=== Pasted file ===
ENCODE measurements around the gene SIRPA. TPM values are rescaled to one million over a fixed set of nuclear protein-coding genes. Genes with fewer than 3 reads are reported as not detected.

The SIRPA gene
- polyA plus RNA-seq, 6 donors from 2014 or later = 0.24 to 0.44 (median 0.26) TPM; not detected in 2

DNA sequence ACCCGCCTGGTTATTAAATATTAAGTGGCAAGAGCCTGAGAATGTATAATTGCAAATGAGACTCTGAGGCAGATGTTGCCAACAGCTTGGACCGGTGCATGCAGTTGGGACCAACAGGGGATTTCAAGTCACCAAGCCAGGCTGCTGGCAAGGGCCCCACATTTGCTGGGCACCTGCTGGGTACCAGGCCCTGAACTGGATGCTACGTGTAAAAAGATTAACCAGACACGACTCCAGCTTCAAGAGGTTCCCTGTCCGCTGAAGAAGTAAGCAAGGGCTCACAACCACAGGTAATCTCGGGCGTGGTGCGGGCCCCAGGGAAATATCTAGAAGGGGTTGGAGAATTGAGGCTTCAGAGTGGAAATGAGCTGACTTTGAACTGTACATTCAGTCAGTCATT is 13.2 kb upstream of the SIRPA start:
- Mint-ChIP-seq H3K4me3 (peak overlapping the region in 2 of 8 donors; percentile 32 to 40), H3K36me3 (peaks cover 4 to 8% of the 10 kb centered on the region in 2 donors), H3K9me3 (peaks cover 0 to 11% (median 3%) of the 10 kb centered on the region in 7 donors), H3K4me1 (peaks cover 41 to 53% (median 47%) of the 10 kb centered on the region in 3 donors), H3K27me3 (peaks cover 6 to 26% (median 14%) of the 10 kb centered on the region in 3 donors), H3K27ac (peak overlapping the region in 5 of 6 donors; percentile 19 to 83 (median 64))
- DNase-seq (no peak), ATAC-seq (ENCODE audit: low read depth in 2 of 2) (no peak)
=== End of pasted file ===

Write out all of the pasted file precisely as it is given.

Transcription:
ENCODE measurements around the gene SIRPA. TPM values are rescaled to one million over a fixed set of nuclear protein-coding genes. Genes with fewer than 3 reads are reported as not detected.

The SIRPA gene
- polyA plus RNA-seq, 6 donors from 2014 or later = 0.24 to 0.44 (median 0.26) TPM; not detected in 2

DNA sequence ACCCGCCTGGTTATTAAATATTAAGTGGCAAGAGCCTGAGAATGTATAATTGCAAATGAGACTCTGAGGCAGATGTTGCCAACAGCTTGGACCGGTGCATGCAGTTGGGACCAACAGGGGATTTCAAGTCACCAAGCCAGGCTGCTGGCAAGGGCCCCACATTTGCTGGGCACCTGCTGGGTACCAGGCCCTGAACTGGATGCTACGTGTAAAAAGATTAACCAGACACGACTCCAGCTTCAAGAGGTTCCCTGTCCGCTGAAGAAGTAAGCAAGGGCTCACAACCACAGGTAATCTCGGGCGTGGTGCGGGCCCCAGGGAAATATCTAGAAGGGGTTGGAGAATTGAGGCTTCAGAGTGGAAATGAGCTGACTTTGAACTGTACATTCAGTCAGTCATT is 13.2 kb upstream of the SIRPA start:
- Mint-ChIP-seq H3K4me3 (peak overlapping the region in 2 of 8 donors; percentile 32 to 40), H3K36me3 (peaks cover 4 to 8% of the 10 kb centered on the region in 2 donors), H3K9me3 (peaks cover 0 to 11% (median 3%) of the 10 kb centered on the region in 7 donors), H3K4me1 (peaks cover 41 to 53% (median 47%) of the 10 kb centered on the region in 3 donors), H3K27me3 (peaks cover 6 to 26% (median 14%) of the 10 kb centered on the region in 3 donors), H3K27ac (peak overlapping the region in 5 of 6 donors; percentile 19 to 83 (median 64))
- DNase-seq (no peak), ATAC-seq (ENCODE audit: low read depth in 2 of 2) (no peak)